UK Likely to Switch to Shore Power at Ports to Reduce Carbon Emissions

The government of the United Kingdom has revealed its plans to boost decarbonization in the domain of shipping by opting for emissions-cutting shore power at ports.

UK Likely to Switch to Shore Power at Ports to Reduce Carbon Emissions
Representational Image | Courtesy: Southampton Port

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Robert Courts, Maritime Minister, will inaugurate a call for evidence on shore power at the time of his keynote speech at the annual U.K. Chamber of Shipping dinner on 7th February, highlighting how facilitating the innovation of new green technologies will help in the continuation of the revival of the UK’s shipbuilding industry, giving rise to private investment, generating jobs, and revitalizing coastal communities.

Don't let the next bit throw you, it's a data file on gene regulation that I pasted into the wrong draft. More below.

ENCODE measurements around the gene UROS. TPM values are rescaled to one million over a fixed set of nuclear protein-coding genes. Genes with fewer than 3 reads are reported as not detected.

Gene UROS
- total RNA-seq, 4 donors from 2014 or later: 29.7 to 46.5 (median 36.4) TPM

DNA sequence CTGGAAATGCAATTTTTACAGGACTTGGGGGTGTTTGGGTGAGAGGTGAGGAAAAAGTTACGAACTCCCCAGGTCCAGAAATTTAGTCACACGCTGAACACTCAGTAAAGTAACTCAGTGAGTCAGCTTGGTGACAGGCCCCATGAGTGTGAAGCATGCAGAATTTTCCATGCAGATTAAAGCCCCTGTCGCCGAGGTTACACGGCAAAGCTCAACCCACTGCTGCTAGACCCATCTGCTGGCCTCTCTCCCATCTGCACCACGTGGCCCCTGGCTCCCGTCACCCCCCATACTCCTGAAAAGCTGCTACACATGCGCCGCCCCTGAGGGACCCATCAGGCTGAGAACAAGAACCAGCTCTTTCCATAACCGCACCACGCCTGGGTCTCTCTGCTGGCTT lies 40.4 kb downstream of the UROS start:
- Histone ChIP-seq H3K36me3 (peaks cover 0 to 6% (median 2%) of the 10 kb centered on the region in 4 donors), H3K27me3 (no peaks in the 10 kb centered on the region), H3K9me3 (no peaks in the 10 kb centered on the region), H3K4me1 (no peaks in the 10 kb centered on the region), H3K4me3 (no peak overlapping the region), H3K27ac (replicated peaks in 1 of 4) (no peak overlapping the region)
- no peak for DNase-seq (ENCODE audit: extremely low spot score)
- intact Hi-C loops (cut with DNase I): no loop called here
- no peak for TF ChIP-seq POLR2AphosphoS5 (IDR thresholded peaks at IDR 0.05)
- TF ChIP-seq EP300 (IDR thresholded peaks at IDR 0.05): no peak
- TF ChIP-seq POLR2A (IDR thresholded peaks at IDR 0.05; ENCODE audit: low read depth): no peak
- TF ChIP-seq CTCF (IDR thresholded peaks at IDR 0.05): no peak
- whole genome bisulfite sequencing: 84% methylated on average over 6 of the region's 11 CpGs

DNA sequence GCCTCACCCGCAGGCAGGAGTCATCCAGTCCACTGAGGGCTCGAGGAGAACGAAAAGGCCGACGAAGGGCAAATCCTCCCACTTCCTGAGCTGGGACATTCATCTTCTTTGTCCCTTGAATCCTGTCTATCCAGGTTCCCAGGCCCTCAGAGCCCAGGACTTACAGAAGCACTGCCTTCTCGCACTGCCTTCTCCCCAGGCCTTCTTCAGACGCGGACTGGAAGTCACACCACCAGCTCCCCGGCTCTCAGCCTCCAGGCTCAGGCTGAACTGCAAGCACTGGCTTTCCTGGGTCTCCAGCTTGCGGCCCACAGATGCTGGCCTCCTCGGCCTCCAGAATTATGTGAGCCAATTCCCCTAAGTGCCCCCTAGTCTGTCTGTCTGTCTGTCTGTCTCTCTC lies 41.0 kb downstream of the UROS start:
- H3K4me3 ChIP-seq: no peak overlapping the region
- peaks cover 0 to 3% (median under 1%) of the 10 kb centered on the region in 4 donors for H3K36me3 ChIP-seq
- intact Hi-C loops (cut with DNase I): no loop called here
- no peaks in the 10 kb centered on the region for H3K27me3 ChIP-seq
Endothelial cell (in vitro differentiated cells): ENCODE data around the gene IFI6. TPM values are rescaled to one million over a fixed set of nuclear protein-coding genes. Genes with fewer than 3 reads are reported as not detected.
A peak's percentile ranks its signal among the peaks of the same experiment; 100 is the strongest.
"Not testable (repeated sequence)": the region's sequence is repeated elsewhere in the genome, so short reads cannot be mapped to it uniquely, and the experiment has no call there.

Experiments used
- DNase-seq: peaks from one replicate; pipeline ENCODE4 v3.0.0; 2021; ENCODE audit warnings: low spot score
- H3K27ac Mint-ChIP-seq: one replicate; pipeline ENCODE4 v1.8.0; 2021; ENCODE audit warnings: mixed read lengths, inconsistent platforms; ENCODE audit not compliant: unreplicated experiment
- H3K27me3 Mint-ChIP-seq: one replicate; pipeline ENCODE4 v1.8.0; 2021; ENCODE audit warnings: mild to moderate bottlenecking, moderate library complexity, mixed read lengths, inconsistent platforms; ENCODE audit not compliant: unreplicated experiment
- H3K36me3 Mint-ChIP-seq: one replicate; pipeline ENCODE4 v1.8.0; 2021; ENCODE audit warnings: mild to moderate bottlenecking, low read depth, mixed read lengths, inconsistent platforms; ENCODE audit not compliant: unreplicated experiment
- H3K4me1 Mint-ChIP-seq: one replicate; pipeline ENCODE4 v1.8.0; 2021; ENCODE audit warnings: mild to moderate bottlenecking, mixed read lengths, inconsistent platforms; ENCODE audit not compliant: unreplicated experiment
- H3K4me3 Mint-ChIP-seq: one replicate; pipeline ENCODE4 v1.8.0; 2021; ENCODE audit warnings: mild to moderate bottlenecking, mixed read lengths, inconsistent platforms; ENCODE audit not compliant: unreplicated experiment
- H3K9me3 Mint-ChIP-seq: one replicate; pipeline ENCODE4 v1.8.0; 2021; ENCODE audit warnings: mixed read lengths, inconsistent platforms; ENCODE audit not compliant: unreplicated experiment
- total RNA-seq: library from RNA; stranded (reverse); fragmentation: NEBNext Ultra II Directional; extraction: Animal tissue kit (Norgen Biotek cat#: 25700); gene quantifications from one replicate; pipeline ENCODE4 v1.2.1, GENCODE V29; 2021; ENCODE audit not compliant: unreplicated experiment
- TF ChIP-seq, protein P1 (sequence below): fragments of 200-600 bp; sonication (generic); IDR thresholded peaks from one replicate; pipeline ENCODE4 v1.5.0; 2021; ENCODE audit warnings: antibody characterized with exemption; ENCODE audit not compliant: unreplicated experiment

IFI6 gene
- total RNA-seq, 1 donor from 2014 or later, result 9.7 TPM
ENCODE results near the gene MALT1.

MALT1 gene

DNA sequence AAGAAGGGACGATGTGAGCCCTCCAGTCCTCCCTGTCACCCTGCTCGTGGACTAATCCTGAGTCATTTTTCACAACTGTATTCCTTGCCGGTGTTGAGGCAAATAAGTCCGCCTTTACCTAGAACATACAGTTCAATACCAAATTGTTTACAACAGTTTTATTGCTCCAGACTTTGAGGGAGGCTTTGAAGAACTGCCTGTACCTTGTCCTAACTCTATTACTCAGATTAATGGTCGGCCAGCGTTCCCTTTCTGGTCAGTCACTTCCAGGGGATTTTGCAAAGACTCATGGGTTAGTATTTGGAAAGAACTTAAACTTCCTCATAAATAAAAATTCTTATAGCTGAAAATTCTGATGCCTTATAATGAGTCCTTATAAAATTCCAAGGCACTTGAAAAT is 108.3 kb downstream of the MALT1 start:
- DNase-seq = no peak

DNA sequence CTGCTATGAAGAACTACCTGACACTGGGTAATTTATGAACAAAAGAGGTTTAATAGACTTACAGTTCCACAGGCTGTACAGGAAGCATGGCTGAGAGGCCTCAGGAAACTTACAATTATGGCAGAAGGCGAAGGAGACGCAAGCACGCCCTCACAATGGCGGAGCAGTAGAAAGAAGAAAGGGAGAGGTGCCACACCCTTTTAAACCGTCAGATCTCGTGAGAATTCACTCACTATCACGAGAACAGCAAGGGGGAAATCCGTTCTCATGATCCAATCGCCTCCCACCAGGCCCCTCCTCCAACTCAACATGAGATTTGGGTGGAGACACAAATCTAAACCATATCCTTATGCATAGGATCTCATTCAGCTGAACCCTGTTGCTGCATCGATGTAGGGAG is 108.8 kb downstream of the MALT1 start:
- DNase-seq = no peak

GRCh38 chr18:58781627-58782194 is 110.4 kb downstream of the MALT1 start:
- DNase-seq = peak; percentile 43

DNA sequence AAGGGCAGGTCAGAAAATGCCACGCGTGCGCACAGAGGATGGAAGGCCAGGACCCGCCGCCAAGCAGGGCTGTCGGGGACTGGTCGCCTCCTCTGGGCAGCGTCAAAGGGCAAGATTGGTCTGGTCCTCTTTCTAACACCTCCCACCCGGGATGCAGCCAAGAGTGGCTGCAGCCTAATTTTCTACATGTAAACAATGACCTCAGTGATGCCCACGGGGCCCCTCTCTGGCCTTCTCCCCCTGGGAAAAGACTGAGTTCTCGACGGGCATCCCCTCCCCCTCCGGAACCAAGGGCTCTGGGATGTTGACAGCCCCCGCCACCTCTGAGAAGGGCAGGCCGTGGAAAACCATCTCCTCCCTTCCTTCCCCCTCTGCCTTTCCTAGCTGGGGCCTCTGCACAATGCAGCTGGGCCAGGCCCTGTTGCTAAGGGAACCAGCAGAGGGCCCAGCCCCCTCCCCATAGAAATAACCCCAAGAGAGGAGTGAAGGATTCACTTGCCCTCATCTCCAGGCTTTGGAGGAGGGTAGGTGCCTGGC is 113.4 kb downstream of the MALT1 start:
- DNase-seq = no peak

Courts stated, “Climate change is one of the biggest challenges this generation faces, and we will continue to lead international efforts to decarbonise the maritime sector. Shore power will end the outdated practice of ships keeping their engines running while anchored in port, reducing the poisonous fumes entering the air and ensuring we meet our net zero 2050 goals.”

The U.K. is now one of the few nations in the world to have a dedicated Clean Maritime Demonstration Competition, which pledged £23 million ($31 million) in 2021 to back 55 decarbonization projects, along with the commitments made at COP26, in which it launched the Clydebank Declaration, an alliance of 22 countries willing to develop green shipping corridors.

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Tim Morris, CEO of the UK Major Ports Group, noted: “Shore power has the potential to play a positive part in the future of zero emission maritime, although it is an area that currently faces some significant challenges. The call for evidence is, therefore, an important step in finding the right, viable ways that industry, government and networks can work together to support the wider deployment of shore power where it is an appropriate solution.”

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